b.   We have engaged York St John locally to undertake a systematic review of Family Hub models across the country and how we can apply that learning to developments in York.

c.   Engaged with national subject experts (The National Family Hubs Network and The National Centre for Family Hubs). This includes the delivery of two multi-agency stakeholder workshops. There has been a high level of engagement with the workshops from a range of multi-agency partners.

d.   A briefing session with elected members was delivered on 30th November 2022 with input from the National Centre for Family Hubs.

e.   The council’s communication team have developed a communications plan to engage partners as the transformation programme gathers pace.

f.     An outline information strategy for refreshing and relaunching information for children, young people and families has been developed and agreed with the Family Hubs Project Board. This forms a key workstream and will develop in coming months with input from children, young people and families.

g.   A model of co-production is being developed and recruitment is underway to secure input from children, young people and families in the developments of Family Hubs. In addition the successful Corporate Parenting Advisor pilot has been expanded and extended to align the involvement of young people in the development of Family Hubs.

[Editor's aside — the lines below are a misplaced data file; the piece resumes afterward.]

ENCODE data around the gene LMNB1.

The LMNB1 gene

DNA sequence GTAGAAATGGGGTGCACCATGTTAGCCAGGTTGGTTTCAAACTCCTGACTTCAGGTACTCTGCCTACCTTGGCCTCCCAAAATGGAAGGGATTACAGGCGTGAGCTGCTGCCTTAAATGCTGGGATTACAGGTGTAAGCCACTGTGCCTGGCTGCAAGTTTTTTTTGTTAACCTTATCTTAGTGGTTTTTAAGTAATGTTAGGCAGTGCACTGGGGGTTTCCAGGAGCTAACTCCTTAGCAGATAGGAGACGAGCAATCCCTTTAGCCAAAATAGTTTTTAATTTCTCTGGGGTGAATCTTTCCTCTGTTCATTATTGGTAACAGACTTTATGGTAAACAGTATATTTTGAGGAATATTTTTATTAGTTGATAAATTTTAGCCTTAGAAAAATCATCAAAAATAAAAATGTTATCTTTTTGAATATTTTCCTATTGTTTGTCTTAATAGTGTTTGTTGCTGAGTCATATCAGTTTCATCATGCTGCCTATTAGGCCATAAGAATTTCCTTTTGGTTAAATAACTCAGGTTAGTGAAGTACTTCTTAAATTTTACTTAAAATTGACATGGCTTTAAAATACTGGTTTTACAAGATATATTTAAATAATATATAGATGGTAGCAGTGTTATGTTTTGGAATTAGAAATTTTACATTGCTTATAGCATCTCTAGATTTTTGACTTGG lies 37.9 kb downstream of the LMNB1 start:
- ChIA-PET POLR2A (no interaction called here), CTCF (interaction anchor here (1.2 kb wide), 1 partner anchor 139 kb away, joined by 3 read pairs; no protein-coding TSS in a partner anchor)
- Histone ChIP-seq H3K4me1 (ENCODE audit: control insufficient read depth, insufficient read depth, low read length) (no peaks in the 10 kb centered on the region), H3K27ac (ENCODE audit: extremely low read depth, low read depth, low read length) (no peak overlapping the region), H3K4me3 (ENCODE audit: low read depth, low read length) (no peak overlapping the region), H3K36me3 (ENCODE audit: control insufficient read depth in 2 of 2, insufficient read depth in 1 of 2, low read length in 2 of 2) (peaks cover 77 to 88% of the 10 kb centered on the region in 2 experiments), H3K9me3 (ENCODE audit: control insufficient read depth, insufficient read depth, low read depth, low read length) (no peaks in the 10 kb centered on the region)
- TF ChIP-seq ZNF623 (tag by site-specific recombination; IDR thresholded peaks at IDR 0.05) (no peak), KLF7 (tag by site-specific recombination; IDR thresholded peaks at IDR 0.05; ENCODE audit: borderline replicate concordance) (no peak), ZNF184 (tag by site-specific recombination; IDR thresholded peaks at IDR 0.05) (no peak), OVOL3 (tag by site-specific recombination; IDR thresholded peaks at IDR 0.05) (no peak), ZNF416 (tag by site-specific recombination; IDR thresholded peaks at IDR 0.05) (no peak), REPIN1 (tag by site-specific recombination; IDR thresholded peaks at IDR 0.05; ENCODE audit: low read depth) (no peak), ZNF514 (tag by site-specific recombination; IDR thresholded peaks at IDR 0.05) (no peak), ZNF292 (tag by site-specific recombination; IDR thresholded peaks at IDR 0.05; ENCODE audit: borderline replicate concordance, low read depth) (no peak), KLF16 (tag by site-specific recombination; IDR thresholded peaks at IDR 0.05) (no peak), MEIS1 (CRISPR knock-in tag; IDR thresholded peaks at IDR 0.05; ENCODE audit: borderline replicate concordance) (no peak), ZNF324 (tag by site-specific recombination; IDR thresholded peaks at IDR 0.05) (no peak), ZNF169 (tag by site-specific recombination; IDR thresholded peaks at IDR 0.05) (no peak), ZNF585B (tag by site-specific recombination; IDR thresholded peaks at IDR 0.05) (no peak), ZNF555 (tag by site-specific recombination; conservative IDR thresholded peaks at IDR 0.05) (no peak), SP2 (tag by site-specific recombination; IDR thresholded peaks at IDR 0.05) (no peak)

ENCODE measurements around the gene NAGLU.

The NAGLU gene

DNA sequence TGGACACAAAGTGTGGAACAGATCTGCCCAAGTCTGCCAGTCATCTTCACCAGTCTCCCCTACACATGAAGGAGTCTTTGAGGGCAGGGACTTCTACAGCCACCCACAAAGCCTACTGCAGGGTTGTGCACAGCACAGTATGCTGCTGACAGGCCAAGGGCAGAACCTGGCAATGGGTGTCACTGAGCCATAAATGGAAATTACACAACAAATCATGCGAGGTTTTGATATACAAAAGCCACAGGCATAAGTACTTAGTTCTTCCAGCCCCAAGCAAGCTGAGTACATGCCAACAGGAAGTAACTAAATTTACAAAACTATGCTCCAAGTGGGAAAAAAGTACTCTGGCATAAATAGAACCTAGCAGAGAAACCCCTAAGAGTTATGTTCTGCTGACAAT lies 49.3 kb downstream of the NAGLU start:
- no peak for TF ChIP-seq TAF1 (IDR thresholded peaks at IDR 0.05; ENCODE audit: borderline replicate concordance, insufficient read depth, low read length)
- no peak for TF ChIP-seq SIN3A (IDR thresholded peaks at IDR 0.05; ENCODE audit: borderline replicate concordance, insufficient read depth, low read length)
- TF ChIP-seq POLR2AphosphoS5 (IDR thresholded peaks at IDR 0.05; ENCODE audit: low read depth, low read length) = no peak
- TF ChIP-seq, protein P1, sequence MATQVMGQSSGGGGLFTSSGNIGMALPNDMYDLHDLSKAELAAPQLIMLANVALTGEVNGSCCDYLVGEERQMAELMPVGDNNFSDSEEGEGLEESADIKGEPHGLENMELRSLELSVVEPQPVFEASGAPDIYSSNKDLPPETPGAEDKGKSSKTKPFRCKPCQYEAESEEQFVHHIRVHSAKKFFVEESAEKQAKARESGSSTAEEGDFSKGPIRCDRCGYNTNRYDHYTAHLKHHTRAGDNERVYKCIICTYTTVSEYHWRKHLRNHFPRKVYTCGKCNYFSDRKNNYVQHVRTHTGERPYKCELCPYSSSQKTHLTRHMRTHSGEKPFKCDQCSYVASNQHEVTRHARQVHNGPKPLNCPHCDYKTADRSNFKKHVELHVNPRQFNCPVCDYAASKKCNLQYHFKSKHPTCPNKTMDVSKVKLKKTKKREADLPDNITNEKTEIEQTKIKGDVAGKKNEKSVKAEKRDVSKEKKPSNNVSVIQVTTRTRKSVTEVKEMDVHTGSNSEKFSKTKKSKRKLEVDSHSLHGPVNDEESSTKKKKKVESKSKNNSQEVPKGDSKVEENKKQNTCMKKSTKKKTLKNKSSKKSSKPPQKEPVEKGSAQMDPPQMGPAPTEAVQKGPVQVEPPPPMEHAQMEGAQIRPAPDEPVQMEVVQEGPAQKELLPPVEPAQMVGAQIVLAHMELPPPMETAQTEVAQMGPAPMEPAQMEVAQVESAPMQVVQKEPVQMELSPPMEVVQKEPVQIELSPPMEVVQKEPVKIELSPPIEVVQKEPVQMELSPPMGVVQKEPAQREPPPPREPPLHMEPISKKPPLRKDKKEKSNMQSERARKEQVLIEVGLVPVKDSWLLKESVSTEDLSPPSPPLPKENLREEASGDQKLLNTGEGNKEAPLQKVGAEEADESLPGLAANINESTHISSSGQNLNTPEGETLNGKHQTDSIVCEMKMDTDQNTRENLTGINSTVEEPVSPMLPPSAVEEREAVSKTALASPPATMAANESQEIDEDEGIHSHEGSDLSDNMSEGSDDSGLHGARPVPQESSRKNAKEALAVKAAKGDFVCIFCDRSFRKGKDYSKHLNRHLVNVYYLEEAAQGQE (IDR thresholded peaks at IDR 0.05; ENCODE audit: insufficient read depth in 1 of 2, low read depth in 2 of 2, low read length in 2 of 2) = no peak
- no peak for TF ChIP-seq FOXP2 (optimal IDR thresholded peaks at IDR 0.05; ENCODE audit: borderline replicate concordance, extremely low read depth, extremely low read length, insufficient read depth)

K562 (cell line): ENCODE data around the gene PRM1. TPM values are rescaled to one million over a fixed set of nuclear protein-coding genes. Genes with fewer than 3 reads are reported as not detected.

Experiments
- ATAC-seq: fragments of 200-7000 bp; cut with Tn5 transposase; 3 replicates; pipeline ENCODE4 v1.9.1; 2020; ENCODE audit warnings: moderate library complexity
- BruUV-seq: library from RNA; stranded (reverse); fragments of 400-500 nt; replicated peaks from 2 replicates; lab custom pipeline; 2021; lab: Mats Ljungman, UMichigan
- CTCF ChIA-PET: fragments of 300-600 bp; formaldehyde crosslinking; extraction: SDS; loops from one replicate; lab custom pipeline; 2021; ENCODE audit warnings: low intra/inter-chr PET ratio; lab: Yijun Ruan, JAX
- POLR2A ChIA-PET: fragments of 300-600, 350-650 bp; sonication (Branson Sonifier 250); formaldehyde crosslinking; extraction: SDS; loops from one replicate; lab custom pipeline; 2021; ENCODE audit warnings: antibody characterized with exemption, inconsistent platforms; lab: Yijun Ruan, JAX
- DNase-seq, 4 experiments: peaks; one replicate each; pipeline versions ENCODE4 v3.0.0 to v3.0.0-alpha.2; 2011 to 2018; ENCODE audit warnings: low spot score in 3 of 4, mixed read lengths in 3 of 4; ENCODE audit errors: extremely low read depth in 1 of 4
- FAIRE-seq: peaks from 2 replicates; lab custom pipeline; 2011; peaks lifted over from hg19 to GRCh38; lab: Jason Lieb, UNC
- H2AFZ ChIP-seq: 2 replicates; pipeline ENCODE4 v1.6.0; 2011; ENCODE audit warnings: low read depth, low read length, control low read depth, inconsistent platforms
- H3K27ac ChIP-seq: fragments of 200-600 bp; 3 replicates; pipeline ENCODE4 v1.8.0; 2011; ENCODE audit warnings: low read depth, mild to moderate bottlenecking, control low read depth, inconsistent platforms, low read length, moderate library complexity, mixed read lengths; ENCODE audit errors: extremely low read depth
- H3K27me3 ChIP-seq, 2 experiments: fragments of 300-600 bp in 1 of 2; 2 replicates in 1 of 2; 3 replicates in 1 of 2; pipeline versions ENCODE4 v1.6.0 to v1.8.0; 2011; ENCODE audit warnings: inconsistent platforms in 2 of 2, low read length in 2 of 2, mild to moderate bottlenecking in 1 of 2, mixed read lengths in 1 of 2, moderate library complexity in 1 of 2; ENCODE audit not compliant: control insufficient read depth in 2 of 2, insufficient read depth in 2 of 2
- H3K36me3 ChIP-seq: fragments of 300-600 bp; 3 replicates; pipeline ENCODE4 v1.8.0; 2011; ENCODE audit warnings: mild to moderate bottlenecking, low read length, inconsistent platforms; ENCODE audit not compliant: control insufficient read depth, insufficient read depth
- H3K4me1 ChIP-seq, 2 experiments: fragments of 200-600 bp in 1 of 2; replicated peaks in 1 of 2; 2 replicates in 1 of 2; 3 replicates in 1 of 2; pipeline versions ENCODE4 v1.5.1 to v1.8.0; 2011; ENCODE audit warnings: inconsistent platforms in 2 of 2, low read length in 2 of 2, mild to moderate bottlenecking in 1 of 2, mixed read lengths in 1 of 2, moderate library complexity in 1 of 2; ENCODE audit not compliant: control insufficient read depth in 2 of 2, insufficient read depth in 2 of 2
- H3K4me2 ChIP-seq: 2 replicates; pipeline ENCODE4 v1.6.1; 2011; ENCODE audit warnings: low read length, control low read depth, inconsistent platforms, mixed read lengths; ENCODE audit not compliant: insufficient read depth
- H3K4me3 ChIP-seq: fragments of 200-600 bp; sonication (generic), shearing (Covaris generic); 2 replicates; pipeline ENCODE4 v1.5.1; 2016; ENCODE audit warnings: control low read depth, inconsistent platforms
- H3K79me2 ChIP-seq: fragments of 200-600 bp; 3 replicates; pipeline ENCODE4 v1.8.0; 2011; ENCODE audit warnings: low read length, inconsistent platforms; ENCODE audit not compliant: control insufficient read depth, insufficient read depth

11.Key activity planned in Quarter 4 includes:

a.   In January the Systems Mapping tool developed by the Early Intervention Foundation will be used with key partners. This helps to identify the local strengths and areas for developments and sets out practical steps that can be taken to improve the system locally for families. These are covering key emergent priorities from the Children and Young People’s Plan including:

                                        i.    Best start for life.

                                      ii.     School attendance / engagement with education

                                     iii.    Mental health / well-being

                                    iv.    Parenting

                                      v.    Neurodiversity.

b.   Completion of the Theory of Change development and defining the detail of the Family Hubs offer and exact details of the system change created by the transformation.

c.   Benchmarking by national evaluators of ‘how the system works now’ with partners and with families. This benchmarking will be repeated part way through the transformation and again prior to completion in March 2024. This will help demonstrate the impact of the transformation.

d.   Launch of the co-production workstream and establishing the involvement of children, young people and families in the development of Family Hubs.

e.   Completion of an options paper in relation to assets that could fulfil the requirements of Family Hubs.


12.    At quarter 3 the service is projecting net outturn expenditure of £26.956m against an approved budget of £19.480m, so a net projected overspend of £7.476m or 38.4%.  However, this is an improvement of £0.306m compared to the quarter 2 position.  This reflects the significant progress that is being made by the new management team in respect of the number of agency appointments across children’s social care, which have more than halved, and the review of high cost placements.  Given how far we are into the financial year this has resulted in a modest reduction in the projections for 2022/23, but is expected to save up to £2m on an on-going basis if maintained into 2023/24.